To study the transcription of ac73 in AcMNPV infected Sf9 cells, we first predicted the promoter of ac73. A TTAAG motif which is the typical feature of baculovirus late promoter (Morris and Miller 1994), was found from nt 61–57 upstream of ATG of ac73 (Fig. 1A), indicating that ac73 may be a late gene. This was consistent with a report that in AcMNPV infected T. ni cells, ac73 was mainly transcribed during late infection at nt 57 upstream of ATG of ac73 (Chen et al. 2013). To further determine whether ac73 is really a late gene, the transcripts of ac73 at different time points of infection were detected through PCR amplification of an inner fragment (~ 270 bp) within ac73. Result showed that the transcripts of ac73 could be detected from 12 to 72 h p.i. (Fig. 1B), indicating that ac73 was expressed at the late stage of infection. In addition, Western blot analysis was performed to detect AC73 protein levels in infected cells. The AC73 protein was under the detectable level before 18 h p.i., but was clearly detected since 24 h p.i. (Fig. 1C). For reference, VP39, the well-known viral late protein (Thiem and Miller 1989), could also be clearly detected since 18 h p.i. (Fig. 1C). With the above results, we can conclude that ac73 is a late gene of AcMNPV.
Figure 1. Ac73 is a late viral gene. A The promoter prediction of ac73. The predicted late transcription motif TTAAG is underlined and indicated in red. B Transcription detection of ac73. The ac73 transcripts from different time points of infection were detected through PCR amplification of a fragment of the ORF ac73 (~ 270 bp) using cDNA as templates. bp, base pair. C Expression detection of ac73. The AC73 protein at different time points of infection was detected by Western blot using anti-AC73 antibody. VP39 which is expressed during late infection served as a control together with cellular GAPDH.
Next, the subcellular localization of AC73 in infected cells was determined by immunofluorescence microscopy. In Ac-egfp infected cells, AC73 could be clearly detected in the nucleus of infected cells since 18 h p.i., and it was mainly localized in the ring zone region peripheral to the nuclear membrane during virus infection (Fig. 2A). To further determine whether AC73 can enter the nucleus independently, EGFP fused AC73 or the control EGFP alone was transiently expressed by transfection of the corresponding plasmid into Sf9 cells. The result showed that both EGFP and EGFP fused AC73 were evenly distributed in the cytoplasm and nucleus (Fig. 2B), suggesting that AC73 alone could not enter the nucleus completely. This is consistent with the fact that no nuclear localization signal could be predicted in AC73 (data not shown). To exclude the possibility of effect of EGFP on the localization of AC73, Sf9 cells were first transfected with plasmid encoding EGFP or EGFP fused AC73 and then infected with WT AcMNPV. Compared to the result of transient expression, EGFP fused AC73 but not EGFP in the superinfected cells showed clear nuclear localization and was embedded into OBs (Fig. 2B). Thus, the results suggested that AC73 could enter the nucleus in an infectiondependent way and it seemed to be assembled into OBs.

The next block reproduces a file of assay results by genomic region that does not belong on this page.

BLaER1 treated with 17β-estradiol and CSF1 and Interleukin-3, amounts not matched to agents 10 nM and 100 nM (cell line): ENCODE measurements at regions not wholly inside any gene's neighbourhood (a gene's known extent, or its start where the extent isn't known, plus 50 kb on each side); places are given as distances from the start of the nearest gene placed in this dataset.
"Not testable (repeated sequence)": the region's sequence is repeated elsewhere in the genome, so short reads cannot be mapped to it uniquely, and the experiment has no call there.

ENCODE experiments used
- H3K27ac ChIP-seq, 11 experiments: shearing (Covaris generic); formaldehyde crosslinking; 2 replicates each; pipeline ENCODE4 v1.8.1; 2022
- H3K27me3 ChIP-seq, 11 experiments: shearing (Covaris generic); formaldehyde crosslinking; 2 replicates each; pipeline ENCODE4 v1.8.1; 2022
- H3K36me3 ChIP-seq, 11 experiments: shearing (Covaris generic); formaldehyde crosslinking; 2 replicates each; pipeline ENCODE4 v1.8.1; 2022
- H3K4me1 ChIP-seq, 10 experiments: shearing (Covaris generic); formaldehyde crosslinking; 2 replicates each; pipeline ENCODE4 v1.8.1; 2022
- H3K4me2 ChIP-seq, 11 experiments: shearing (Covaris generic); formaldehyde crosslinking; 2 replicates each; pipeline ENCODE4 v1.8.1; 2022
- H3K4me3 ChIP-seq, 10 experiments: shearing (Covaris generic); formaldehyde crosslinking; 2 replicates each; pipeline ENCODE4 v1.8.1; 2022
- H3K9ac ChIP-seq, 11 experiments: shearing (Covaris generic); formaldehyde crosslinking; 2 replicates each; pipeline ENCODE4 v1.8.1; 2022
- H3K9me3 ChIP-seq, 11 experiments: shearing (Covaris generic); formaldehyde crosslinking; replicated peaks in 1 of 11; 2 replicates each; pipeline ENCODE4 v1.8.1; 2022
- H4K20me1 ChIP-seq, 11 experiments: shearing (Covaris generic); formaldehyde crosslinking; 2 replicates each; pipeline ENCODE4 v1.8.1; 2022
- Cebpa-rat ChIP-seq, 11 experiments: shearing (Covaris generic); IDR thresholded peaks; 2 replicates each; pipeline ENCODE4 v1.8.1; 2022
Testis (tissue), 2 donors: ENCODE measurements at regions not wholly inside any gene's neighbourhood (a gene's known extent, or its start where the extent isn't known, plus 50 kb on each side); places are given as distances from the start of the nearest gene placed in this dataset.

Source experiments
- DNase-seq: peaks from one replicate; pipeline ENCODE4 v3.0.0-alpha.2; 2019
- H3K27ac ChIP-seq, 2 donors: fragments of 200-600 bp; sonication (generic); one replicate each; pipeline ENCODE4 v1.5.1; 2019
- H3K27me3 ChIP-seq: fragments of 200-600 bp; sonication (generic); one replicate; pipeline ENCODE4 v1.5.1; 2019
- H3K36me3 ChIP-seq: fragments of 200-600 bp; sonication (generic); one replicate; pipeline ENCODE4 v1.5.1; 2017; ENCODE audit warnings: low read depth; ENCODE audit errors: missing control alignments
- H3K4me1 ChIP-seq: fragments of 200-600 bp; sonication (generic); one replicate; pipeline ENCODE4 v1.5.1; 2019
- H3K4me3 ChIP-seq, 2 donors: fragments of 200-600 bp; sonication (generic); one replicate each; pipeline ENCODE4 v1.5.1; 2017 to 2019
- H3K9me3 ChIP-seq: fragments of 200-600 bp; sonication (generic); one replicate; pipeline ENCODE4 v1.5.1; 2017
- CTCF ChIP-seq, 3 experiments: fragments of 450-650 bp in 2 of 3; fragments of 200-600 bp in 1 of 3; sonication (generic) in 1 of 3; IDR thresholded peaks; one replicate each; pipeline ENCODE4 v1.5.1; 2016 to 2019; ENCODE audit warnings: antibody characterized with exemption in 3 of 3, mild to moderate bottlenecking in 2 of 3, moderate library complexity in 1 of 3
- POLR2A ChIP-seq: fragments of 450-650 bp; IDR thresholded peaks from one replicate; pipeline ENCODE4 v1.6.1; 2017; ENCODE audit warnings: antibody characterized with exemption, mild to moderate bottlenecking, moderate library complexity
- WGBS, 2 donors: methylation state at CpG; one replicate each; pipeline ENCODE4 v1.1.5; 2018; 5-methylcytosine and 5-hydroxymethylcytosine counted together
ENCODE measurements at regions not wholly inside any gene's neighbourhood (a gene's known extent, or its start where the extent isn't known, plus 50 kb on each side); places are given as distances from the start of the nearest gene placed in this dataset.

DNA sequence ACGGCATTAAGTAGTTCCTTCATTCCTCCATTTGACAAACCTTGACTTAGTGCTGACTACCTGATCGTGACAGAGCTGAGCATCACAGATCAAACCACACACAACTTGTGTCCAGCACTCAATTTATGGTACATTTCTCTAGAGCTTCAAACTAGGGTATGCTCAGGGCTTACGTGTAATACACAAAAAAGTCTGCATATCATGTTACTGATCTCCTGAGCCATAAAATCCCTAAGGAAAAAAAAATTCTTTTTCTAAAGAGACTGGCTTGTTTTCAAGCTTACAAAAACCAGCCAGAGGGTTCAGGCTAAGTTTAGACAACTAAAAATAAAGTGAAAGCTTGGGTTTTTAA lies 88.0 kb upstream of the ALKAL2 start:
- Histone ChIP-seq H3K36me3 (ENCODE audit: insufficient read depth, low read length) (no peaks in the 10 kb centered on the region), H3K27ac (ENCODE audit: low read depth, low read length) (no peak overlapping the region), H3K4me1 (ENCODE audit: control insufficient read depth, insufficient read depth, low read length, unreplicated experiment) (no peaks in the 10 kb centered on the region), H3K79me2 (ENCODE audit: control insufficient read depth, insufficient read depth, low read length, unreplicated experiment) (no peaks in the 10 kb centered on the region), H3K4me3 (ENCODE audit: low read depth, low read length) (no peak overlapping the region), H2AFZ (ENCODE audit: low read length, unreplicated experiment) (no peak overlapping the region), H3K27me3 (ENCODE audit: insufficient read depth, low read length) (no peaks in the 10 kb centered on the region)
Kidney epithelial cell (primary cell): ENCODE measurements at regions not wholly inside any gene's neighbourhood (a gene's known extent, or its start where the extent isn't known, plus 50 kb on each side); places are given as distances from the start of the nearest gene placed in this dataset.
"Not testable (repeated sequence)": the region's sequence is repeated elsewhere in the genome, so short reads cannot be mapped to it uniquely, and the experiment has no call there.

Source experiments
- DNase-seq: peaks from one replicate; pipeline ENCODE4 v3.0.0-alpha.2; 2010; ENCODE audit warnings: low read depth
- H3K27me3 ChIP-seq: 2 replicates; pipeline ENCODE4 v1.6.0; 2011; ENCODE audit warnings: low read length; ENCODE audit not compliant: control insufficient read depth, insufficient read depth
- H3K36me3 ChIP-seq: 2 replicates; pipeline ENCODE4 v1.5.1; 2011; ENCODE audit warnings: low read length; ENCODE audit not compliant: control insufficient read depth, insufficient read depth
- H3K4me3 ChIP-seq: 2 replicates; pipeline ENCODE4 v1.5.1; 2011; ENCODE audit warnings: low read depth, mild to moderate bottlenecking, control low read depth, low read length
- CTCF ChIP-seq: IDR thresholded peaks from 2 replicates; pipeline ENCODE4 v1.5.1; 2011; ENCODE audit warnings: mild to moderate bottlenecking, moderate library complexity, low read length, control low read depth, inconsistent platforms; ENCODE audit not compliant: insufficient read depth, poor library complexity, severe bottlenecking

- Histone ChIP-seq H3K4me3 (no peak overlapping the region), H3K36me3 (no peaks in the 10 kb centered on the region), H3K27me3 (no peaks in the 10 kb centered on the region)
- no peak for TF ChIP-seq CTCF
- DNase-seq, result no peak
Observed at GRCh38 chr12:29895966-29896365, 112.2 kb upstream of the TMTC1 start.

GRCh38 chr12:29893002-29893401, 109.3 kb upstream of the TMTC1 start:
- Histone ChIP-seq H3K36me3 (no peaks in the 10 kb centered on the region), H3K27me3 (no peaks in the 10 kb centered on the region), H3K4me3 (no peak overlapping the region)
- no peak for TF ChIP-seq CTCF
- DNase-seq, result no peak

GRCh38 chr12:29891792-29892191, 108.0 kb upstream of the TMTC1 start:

Figure 2. The subcellular localization of AC73. A Immunofluorescence assay of AC73 localization during Acegfp infection. Sf9 cells were infected with Ac-egfp which does not contain ph, thus no OB formed. Cells were fixed at indicated time points of infection, and the anti-AC73 antibody and Alexa 647-conjugated goat anti-rabbit antibody were used as the primary and secondary antibody for detection of AC73, respectively. EGFP fluorescence indicated the cells were successfully infected; the nuclei of cells were stained with Hoechst 33258 dye (blue). B The localization of EGFP fused AC73 in transfected and infected cells. V - the cells were transfected with plasmid encoding EGFP or EGFPAC73. V + transfected cells (V -) were further infected with WT AcMNPV which can express polyhedrin for the formation of OBs and observed at 48 h p.i.. DIC differential interference contrast. Bars, 10 μm.
Previous proteomics data revealed that AC73 was associated with BV (Wang et al. 2010), but not with ODV (Braunagel et al. 2003). However, our result found that EGFP fused AC73 could be assembled into OBs, suggesting that AC73 may also be ODV-associated. To test this possibility, BVs and ODVs were prepared from the supernatant of WT AcMNPV infected cells and larvae, respectively, and then analyzed by Western blot with antiAC73 antibody. As shown in Fig. 3A, AC73 could be probed in both BV and ODV samples. To further confirm this result and to determine the localization of AC73 in virion more accurately, the BVs and ODVs were fractionated into envelope and nucleocapsid components. As the Western blot result showed, AC73 could be detected in nucleocapsid samples of BV and ODV, but not in the envelope samples (Fig. 3B). Thus, AC73 is a nucleocapsid component of both BV and ODV.
Figure 3. AC73 is a nucleocapsid protein of BV and ODV. A AC73 is the component of BV and ODV. The BVs and ODVs were purified and the intact virions were subjected to SDS-PAGE for Western blot assay by using anti-AC73. B AC73 is a nucleocapsid protein. The purified BVs and ODVs were fractionated into envelope (E) and nucleocapsid (NC) fractions, and then analyzed together with intact BV and ODV samples. The healthy cells (HC) and infected cells (IC) were served as controls. for A, B GP64 serves as positive control for the envelope of BV; PIF5 and ODV-E66 served as positive controls for the envelope of ODV; VP39 was the control for nucleocapsid of BV and ODV.